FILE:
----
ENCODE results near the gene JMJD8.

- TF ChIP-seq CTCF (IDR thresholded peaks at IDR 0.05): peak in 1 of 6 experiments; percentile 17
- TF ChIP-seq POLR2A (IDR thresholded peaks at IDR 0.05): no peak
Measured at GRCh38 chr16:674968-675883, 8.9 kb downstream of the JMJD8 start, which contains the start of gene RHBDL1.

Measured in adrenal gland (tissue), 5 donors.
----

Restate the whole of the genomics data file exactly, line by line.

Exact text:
ENCODE results near the gene JMJD8.

- TF ChIP-seq CTCF (IDR thresholded peaks at IDR 0.05): peak in 1 of 6 experiments; percentile 17
- TF ChIP-seq POLR2A (IDR thresholded peaks at IDR 0.05): no peak
Measured at GRCh38 chr16:674968-675883, 8.9 kb downstream of the JMJD8 start, which contains the start of gene RHBDL1.

Measured in adrenal gland (tissue), 5 donors.